Day two began with a sacred folk song and prayer from the elders of Colombia in the presence of the “central fire” that remained lit throughout the duration of the conference. The ceremony was embraced by the audience and further to the day, elders of ancient cultures expressed their insights on ‘Evolving stages of Feminine Divinity’ and exploration of divinity through feminine aspects with additional keynote speeches of customs and ideologies around mother Divine. The presentations were impressive for all to hear and connect their own traditional stories in a newer perspective. Shakti, Durga, Kaali, Krishna, Mahesh and others were part of creative expression to focus the different aspects of Feminine Divine Nature.

On day three, Nepal and Latvia representatives respectively opened the morning prayers in their native traditions. In all the corners of Prabodhini Bhavan, drums and beats, songs and singing were heard everywhere leading everyone cherish the customs. The idea to understand the importance of being connected to the roots of one’s origin on the deeper levels was the main drive of these traditions. Speakers spoke on various inquisitive topics in relation to the Feminine Divinity and how to create balance in nature.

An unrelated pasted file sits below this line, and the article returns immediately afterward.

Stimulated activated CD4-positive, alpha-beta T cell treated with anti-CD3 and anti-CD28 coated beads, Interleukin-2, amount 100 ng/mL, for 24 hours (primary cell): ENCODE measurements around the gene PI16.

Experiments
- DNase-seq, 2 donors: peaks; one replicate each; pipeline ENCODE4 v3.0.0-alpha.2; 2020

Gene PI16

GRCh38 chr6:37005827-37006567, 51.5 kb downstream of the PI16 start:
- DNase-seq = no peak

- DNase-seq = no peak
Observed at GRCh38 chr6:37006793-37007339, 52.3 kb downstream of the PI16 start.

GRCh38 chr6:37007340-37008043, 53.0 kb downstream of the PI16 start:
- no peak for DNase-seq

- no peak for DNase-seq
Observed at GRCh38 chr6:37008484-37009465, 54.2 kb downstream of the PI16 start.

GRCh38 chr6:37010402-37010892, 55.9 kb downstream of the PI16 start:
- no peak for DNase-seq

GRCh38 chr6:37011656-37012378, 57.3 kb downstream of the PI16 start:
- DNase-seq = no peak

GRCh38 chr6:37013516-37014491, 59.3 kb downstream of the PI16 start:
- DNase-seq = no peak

The soulful experience of the conference came to an end on February 4 with a gathering of thousands of individuals at Keshav Srushti for Shri Satya Narayanan Maha Puja. Addressing the gathering RSS Sarkaryavah Shri Bhaiyaji Joshi elaborated on respecting various forms and ways of worshipping the Divine saying “India not only tolerates different religions, but also accepts all ways of worship”. He stated “Bharat is a land that led no invasion of cultures and religions. History is witness to it”. “The global diversity will flourish when vibrant Bharat will take the leadership based on millennia old time-tested culture,” said Shri Bhayyaji Joshi to assure the ancient cultural Elders.

Shri Vinod Tawade, Minister for Education and Culture, Maharashtra appreciated the ICCS for bringing ancient cultures together. The delegates returned back with the renewed energy to revitalise their cultures in their respective countries.

-Rajesh Prabhu Salgaonkar  in  Mumbai

Courtesy: Organiser